The Malaysian palm tree big IOI faces labor abuse allegations in a brand new report


© Reuters. FILE PHOTO: Workers stand near palm oil fruits in a palm oil factory in Sepang, outside of Kuala Lumpur, Feb. 18, 2014. REUTERS / Samsul Said


From Mei Mei Chu

KUALA LUMPUR (Reuters) – According to a report by human rights group Finnwatch released on Wednesday, workers at Malaysian palm oil company IOI Corp are mistreated by managers, face poor living conditions and pay high recruitment fees.

IOI said it would comment on the report after its public release and directed Reuters to a "complaint tracker" on its website, where it handled Finnwatch's specific complaints.

IOI faces the allegations days after saying it will help with any investigation after the US Customs and Border Protection (CBP) said in a letter to an activist that it is investigating the company on allegations of forced labor.

Similar US research in the past has resulted in some Malaysian companies, including two palm oil producers, being banned from selling their products in the US.

Finnwatch, based in Helsinki, has been tracking working conditions at IOI since 2014.

It was found that IOI farm workers from India paid up to 45,000 rupees ($ 606.31) in agency fees, lived in poor housing conditions, and were not given copies of their employment contracts. She also criticized her wage policy.

"The case has also exposed serious, persistent gaps in the IOI Group's broader recruitment and wage policies, as well as its commitment to respect human rights," Finnwatch said in the report.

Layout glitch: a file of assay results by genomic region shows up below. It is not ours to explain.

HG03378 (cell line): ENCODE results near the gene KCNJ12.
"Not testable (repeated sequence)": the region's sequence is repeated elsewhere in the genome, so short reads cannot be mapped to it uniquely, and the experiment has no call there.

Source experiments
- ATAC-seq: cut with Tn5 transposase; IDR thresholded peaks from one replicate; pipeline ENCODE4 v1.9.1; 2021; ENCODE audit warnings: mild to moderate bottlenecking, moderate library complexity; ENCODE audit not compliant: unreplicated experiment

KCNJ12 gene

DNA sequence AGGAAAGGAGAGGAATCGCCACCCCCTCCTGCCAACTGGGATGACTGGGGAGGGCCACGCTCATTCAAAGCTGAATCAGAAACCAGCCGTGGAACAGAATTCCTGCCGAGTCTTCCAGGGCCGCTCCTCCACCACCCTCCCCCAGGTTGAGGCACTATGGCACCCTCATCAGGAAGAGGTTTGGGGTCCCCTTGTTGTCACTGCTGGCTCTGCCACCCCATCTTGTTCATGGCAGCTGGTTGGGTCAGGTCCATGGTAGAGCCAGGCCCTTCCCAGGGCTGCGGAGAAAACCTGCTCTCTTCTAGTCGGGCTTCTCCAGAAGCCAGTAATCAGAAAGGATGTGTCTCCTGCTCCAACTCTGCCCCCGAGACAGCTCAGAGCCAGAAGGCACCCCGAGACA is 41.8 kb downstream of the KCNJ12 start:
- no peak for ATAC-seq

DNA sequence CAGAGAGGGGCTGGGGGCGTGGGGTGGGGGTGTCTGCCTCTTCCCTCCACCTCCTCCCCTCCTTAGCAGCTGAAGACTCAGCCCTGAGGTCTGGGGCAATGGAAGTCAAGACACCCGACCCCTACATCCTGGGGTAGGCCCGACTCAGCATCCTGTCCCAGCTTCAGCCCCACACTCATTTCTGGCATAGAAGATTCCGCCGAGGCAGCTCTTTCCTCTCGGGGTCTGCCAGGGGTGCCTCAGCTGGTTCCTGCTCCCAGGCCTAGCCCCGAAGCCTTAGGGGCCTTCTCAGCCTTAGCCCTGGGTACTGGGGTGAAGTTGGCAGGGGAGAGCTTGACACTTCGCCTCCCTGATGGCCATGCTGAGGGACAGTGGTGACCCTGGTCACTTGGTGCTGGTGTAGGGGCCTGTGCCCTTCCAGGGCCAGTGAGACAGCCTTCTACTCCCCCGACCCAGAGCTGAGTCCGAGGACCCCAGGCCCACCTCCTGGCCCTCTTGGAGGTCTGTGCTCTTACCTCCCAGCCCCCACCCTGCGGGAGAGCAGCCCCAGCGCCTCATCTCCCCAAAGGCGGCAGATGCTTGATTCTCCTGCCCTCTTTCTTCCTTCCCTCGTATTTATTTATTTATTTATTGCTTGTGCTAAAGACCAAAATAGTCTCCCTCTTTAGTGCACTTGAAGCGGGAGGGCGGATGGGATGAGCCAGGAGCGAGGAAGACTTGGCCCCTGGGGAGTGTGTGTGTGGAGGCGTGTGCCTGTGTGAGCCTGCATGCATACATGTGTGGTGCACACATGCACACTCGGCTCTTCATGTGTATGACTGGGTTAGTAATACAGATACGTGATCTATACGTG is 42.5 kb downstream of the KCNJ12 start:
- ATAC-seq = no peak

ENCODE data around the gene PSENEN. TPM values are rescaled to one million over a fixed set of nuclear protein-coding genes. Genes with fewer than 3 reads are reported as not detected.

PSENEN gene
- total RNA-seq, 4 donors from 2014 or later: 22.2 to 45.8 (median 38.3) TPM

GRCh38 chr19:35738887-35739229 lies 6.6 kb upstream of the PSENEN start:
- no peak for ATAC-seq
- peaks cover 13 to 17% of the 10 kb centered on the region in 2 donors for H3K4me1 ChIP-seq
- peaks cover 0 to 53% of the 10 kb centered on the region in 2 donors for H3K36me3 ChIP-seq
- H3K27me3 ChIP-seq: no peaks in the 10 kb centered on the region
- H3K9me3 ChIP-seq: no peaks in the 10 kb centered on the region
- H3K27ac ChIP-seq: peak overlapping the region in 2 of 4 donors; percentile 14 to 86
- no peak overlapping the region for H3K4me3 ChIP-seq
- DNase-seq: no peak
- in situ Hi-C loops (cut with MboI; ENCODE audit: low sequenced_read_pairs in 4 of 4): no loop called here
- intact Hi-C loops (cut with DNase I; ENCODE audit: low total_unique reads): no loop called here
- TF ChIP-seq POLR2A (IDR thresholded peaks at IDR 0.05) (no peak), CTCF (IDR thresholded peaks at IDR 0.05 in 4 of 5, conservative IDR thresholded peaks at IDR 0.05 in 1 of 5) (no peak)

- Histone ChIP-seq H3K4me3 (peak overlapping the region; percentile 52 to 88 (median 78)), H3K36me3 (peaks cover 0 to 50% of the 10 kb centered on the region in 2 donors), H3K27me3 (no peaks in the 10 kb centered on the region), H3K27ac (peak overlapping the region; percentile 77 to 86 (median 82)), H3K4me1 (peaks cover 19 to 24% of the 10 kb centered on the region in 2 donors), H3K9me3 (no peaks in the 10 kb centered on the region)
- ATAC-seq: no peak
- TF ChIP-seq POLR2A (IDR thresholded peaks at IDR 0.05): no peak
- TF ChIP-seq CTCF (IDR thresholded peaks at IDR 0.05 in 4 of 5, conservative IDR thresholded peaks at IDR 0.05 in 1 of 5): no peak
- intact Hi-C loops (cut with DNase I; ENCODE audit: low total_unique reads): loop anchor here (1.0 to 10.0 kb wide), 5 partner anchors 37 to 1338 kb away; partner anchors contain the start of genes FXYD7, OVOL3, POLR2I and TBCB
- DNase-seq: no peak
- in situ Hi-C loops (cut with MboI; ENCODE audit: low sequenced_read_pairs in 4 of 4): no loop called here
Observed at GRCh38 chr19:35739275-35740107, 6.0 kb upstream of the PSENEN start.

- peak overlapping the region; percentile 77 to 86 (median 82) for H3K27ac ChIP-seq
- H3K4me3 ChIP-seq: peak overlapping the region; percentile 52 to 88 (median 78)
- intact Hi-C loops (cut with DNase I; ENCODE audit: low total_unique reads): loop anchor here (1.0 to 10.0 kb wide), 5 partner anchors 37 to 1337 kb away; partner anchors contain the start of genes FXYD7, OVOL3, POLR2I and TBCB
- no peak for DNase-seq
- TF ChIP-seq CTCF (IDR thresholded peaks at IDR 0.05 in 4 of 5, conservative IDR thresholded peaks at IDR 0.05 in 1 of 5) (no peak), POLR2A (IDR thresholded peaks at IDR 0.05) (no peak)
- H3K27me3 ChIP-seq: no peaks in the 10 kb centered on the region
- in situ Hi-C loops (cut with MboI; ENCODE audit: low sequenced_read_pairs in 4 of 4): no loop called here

The results follow an investigation by Finnwatch on an IOI property in the state of Pahang on the east coast of Malaysia. She opened an investigation after receiving complaints from a relative of an IOI employee.

Finnwatch shared the report of the investigation with Reuters ahead of its release on Wednesday. It also shared the results and the full report with IOI and has been working with IOI since August 2020.

In the “Complaint Tracker” on its website, IOI said it suspended recruiting from recruitment agencies in India after Finnwatch said workers were forced to pay high fees in order to secure jobs. IOI said the fees paid by its employees were illegally collected from unknown actors, cannot be verified, and were outside of the company's jurisdiction.


Malaysia, the world's second largest palm oil producer, relies on migrants to produce the edible oil found in products from food to fuels.

The US-based CBP banned three Malaysian companies last year, including palm oil producers FGV Holdings and Sime Darby Plantations, for allegedly practicing forced labor, including abusive working and living conditions.

Both companies have appointed auditors to evaluate their work practices and said they would look into the agency to address the concerns raised.

Following the Finnwatch investigation, IOI said on its website it had demoted an employee for mistreating a worker and published guidelines on providing basic amenities and checking working hours.

IOI told Finnwatch that some workers are paid less for failing to meet the set work goals, according to the company's response, which is also published in the report.

Finnwatch noted that IOI had a complex piecework wage policy that resulted in abuse, errors and some payments below the minimum wage.

IOI told Finnwatch that some workers are paid less for failing to meet the set work goals, according to the company's response, which is also published in the report.

In its response to Finnwatch, IOI said workers were being given decent housing, but conditions were deteriorating "due to poor worker cleanliness".

IOI also said it had ordered all goods to give workers a copy of their employment contracts.

($ 1 = 74,2200 Indian Rupees)

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